Speed up Your Learning Today

Does this sound counterintuitive? It is to most. We found that the easiest way to begin developing this competency is to ask a simple question every time you encounter a non routine challenge: “What’s the framework for that?” If you don’t have a helpful framework, that’s your cue to shift from “figuring to framing.“ Begin by Framing with Expertise by finding and leveraging at least one better practice framework. Once you understand the major parts and how they relate to one another, get ready to unlock heightened learning speed that only the few Non Routine Leaders™ experience today!

1 Ericsson, K Anders. “GUEST POST: The Danger of Delegating Education to Journalists, K. Anders Ericsson.” Radical Eyes for Equity, 3 Nov. 2014,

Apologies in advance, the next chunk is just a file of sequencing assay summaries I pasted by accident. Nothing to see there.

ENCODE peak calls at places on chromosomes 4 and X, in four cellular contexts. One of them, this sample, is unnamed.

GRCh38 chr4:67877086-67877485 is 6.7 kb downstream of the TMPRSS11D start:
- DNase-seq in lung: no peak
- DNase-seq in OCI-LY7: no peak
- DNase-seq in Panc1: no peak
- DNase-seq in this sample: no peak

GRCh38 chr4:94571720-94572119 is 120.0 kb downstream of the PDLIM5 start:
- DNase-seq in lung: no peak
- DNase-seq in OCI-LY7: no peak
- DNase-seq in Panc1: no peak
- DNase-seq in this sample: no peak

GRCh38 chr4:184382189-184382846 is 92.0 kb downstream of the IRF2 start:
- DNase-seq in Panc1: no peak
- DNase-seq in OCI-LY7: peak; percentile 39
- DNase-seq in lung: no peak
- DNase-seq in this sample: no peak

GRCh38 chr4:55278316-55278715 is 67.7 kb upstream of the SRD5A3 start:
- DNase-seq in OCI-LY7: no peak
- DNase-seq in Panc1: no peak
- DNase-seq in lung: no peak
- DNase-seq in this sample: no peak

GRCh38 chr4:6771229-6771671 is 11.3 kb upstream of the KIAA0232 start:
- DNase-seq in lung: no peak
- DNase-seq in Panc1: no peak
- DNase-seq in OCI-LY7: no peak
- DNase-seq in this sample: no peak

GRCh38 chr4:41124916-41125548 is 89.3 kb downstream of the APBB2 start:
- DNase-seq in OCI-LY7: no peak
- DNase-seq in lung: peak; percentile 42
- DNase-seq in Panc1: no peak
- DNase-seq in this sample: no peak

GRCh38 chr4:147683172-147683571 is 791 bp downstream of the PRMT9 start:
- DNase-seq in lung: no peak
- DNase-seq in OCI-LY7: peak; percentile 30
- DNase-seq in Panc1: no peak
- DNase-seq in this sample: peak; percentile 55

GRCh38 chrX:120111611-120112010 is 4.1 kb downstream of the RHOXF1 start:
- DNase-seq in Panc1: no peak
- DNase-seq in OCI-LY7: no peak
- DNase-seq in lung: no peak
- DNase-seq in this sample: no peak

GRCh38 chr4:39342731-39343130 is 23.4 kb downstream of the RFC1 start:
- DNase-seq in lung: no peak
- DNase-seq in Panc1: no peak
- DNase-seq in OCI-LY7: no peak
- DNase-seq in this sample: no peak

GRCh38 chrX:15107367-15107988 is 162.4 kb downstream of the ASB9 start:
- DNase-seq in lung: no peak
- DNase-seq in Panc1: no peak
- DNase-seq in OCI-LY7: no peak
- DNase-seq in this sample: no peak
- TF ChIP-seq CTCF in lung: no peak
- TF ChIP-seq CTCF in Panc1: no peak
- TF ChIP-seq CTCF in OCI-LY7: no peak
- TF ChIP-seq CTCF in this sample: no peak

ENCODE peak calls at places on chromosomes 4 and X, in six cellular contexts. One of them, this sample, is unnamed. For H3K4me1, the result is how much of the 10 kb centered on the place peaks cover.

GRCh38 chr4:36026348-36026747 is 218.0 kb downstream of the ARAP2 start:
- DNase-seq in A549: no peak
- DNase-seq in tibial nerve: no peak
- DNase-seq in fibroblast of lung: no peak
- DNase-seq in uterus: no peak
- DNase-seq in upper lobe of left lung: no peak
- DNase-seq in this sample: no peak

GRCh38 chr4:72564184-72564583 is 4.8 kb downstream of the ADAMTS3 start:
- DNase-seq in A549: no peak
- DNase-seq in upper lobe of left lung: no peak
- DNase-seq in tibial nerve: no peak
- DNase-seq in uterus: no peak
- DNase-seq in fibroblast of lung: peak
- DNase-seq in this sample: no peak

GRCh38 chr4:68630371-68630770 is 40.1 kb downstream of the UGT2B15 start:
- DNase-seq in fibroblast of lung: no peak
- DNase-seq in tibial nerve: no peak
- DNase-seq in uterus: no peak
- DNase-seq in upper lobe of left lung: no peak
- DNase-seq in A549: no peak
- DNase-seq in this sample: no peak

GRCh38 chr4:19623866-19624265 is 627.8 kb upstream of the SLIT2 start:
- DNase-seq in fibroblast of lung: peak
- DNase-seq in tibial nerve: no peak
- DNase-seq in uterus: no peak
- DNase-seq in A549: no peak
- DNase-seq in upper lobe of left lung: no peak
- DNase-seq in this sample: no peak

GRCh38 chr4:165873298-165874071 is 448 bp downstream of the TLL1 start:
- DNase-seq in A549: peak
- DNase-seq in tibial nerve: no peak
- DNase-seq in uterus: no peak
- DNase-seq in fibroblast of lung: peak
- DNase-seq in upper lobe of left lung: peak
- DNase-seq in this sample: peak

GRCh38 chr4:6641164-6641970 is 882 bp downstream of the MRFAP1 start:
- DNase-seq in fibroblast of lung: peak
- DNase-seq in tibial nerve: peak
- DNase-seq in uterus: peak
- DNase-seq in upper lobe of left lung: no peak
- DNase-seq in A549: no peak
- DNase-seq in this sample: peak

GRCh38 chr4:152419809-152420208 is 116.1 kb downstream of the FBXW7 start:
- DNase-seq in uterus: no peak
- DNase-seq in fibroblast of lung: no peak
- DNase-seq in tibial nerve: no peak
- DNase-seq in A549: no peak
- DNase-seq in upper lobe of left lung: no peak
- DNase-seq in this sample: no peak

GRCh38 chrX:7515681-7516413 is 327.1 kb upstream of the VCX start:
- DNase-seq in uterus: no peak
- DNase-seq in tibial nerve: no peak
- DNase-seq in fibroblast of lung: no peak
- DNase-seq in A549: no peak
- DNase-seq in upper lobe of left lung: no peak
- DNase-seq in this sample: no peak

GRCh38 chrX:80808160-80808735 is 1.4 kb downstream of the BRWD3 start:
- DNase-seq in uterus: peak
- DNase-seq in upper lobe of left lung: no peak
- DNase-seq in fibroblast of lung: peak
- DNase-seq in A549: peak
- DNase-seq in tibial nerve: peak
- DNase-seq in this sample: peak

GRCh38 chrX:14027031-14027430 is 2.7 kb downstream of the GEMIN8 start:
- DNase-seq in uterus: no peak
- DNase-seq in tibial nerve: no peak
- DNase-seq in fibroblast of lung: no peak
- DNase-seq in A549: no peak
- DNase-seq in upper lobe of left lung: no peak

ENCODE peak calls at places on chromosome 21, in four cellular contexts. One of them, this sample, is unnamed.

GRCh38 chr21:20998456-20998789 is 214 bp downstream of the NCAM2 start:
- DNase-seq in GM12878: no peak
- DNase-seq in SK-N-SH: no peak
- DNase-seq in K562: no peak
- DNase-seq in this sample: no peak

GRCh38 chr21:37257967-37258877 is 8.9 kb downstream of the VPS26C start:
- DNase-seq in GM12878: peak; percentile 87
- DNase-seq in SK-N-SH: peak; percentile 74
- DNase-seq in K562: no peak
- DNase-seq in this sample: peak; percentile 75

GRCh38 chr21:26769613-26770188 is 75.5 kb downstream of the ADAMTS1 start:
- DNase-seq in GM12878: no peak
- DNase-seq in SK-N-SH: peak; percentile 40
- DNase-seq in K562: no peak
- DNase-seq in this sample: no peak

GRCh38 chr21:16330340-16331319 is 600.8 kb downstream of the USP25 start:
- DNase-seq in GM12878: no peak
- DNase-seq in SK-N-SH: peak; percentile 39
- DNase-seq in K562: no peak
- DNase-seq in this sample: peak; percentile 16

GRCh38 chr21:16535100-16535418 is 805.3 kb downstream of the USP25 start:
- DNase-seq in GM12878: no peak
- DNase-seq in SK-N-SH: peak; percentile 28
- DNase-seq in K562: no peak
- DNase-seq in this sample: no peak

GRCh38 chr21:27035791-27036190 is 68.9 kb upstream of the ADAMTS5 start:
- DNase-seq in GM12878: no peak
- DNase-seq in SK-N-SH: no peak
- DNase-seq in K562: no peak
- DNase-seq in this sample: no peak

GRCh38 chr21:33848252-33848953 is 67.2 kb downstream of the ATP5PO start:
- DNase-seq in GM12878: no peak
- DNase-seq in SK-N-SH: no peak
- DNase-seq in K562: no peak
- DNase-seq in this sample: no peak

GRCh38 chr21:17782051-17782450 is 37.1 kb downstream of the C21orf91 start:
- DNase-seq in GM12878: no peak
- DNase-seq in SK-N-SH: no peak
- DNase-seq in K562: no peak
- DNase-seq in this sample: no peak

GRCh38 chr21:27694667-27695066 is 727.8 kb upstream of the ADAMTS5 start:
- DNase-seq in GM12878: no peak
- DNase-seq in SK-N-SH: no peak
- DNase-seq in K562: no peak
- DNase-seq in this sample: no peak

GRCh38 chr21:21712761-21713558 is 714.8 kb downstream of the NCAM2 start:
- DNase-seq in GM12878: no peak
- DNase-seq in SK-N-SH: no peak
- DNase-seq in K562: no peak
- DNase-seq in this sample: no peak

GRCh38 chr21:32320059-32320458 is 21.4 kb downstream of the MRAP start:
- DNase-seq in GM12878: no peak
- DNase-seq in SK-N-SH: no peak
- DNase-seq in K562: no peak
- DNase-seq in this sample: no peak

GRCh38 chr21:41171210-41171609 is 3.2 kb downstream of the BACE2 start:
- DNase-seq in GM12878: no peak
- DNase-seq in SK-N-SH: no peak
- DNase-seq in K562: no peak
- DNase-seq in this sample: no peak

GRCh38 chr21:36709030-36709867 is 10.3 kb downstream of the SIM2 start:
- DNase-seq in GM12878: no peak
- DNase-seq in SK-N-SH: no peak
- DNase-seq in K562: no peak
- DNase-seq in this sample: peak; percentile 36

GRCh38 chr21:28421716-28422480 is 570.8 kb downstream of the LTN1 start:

2 Senge, Peter. The Fifth Discipline, vol. number, City of Publication*, Doubleday, 1990

3 Johnson, Dani, and Jen Stempel. “Careers and Learning: Real Time, All the Time.” Deloitte Insights, 28 Feb. 2017,

4 Thomas, Douglas, and John Seely. Brown. A New Culture of Learning: Cultivating the Imagination for a World of Constant Change. Douglas Thomas and John Seely Brown, 2011.

5 Gratton, Lynda, and Andrew Scott. The 100-Year Life. Bloomsbury, 2016.

6 Ericsson, Anders K., and Robert Pool. Peak (p.61): Secrets from the new science of expertise, Boston: Houghton Mifflin Harcourt, 2016

*Thinking in frames is an old concept, originally coined by D.N. Perkins Professor of Education, Emeritus. However, at ALLOY, we believe there is new-found relevancy and new implications for today’s non routine world. One of these implications we found was the ability to acquire deep expertise quickly. To learn more, read “The Rise of the Non Routine Leader”.